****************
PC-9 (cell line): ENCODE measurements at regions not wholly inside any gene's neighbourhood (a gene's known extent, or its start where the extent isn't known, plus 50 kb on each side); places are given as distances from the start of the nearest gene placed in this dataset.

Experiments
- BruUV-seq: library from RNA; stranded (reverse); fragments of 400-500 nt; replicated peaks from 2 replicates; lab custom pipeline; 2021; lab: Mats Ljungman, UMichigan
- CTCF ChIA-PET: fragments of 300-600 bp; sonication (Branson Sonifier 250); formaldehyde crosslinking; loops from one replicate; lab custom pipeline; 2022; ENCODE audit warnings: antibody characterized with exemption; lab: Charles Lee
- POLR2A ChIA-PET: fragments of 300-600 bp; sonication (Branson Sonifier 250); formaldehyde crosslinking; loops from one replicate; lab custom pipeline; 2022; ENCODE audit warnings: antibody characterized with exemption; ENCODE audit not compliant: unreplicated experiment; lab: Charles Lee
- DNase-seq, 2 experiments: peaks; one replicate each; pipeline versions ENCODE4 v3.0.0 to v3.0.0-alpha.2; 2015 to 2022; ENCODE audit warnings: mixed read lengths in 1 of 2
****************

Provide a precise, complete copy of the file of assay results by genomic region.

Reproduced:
PC-9 (cell line): ENCODE measurements at regions not wholly inside any gene's neighbourhood (a gene's known extent, or its start where the extent isn't known, plus 50 kb on each side); places are given as distances from the start of the nearest gene placed in this dataset.

Experiments
- BruUV-seq: library from RNA; stranded (reverse); fragments of 400-500 nt; replicated peaks from 2 replicates; lab custom pipeline; 2021; lab: Mats Ljungman, UMichigan
- CTCF ChIA-PET: fragments of 300-600 bp; sonication (Branson Sonifier 250); formaldehyde crosslinking; loops from one replicate; lab custom pipeline; 2022; ENCODE audit warnings: antibody characterized with exemption; lab: Charles Lee
- POLR2A ChIA-PET: fragments of 300-600 bp; sonication (Branson Sonifier 250); formaldehyde crosslinking; loops from one replicate; lab custom pipeline; 2022; ENCODE audit warnings: antibody characterized with exemption; ENCODE audit not compliant: unreplicated experiment; lab: Charles Lee
- DNase-seq, 2 experiments: peaks; one replicate each; pipeline versions ENCODE4 v3.0.0 to v3.0.0-alpha.2; 2015 to 2022; ENCODE audit warnings: mixed read lengths in 1 of 2